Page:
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Strain diversity in transmissible spongiform encephalitis of ruminants : concerns, facts and prospects

Inra Prod. Anim., 2004, Numéro hors série, 13-20


1 INRA, Pathologie Infectieuse et Immunité, F-37380 Nouzilly

2 INRA, Virologie Immunologie Moléculaires, F-78350 Jouy-en-Josas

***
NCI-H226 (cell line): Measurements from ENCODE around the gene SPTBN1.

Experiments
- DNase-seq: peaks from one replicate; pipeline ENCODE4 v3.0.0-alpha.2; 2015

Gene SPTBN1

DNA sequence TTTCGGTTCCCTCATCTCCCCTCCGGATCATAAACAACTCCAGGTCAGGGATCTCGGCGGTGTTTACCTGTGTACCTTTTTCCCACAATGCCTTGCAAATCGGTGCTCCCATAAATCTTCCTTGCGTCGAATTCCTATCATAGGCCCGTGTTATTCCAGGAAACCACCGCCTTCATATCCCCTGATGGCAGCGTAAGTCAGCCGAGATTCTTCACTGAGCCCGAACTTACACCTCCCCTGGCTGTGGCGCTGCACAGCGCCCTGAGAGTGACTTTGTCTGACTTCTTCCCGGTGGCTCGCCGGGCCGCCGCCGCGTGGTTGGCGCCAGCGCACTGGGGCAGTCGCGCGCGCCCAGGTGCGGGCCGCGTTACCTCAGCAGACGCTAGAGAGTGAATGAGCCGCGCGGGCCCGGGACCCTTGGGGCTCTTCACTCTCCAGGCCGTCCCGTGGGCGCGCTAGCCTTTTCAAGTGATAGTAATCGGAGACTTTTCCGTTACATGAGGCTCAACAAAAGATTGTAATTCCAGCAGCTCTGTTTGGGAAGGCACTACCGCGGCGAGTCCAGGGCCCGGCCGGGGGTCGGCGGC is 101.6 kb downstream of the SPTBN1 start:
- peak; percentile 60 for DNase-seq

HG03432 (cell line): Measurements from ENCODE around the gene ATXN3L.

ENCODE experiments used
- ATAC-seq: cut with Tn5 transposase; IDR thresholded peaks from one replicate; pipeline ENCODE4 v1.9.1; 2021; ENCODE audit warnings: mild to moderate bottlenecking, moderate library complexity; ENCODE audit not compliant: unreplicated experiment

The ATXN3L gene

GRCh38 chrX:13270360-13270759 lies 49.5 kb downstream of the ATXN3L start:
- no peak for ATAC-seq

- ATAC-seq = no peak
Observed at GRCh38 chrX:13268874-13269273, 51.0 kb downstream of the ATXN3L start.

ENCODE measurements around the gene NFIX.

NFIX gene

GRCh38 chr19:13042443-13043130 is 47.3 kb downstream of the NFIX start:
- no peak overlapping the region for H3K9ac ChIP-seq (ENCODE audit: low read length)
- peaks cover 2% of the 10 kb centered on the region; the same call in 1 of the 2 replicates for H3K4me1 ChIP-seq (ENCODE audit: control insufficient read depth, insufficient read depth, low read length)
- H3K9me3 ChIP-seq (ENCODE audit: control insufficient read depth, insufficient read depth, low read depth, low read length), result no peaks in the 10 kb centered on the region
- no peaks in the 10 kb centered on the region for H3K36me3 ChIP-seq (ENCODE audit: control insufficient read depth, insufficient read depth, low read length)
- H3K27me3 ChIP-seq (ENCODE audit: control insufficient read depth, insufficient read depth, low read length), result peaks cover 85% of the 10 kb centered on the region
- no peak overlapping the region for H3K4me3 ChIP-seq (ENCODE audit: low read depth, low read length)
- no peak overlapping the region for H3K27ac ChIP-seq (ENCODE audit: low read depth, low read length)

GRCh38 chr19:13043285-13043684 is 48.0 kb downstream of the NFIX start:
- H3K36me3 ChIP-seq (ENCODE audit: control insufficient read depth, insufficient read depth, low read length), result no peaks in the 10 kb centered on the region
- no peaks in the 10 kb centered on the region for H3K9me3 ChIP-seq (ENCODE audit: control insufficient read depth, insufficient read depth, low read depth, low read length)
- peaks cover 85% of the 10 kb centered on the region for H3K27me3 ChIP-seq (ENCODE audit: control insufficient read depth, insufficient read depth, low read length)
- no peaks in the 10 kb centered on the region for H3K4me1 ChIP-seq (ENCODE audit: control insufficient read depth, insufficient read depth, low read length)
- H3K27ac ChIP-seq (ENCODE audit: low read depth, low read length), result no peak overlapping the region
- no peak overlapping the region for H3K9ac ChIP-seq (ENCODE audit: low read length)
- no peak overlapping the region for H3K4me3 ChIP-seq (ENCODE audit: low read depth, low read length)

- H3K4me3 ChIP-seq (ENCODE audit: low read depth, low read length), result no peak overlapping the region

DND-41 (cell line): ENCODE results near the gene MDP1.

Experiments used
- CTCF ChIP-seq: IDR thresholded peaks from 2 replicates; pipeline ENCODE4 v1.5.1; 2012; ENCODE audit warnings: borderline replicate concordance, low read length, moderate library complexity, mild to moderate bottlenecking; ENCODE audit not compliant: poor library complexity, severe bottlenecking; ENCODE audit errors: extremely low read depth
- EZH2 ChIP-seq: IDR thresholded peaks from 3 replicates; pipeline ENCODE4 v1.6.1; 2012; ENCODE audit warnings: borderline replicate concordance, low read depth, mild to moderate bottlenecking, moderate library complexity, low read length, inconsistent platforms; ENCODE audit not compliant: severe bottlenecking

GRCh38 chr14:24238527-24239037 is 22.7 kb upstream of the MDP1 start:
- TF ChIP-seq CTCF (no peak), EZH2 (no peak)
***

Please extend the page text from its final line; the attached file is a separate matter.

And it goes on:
A hallmark of Transmissible SpongiformEncephalopathies (TSE) or prion diseases is the accumulationin nervous tissues of an abnormally foldedform of the host protein PrPc. This misfolded isoform(PrPsc) is assumed to be responsible for the observedneurodegenerative disorders, and is the only componentspecifically associated with prion infectivity yetidentified. The most widely held view is that prions propagateepigenetically, through the conversion of PrPcinto PrPsc. A phenomenon at the heart of the researchon prion diseases is the existence of phenotypicalvariants, or strains. Prion strains can be differentiatedon a biological basis, since different strains induce differentanotomo-pathological manifestations upon propagationinto the same host, and on a biochemicalbasis, i.e. the molecular profile of PrPsc accumulatingin the brain of the diseased individuals. However, theprecise biological and molecular mechanisms underlyingsuch diversity and the evolution dynamics that itimplies, remain to be learned. Investigating prionstrain variation in naturally infected species, such assheep and humans, is a highly demanding task, albeitcrucial for a better knowledge of the epidemiology ofthese diseases, their control on the field, and the protectionof human health. Research carried out by INRAlaboratories is aimed at documenting TSE strain diversityin ruminants through the typing of natural sheepscrapie isolates, and at improving our understanding ofthis phenomenon. One way to achieve these objectivesis to develop faster and more reliable typing methods,including through the development of transgenic miceexhibiting a higher susceptibility to transmsission overconventional mice.

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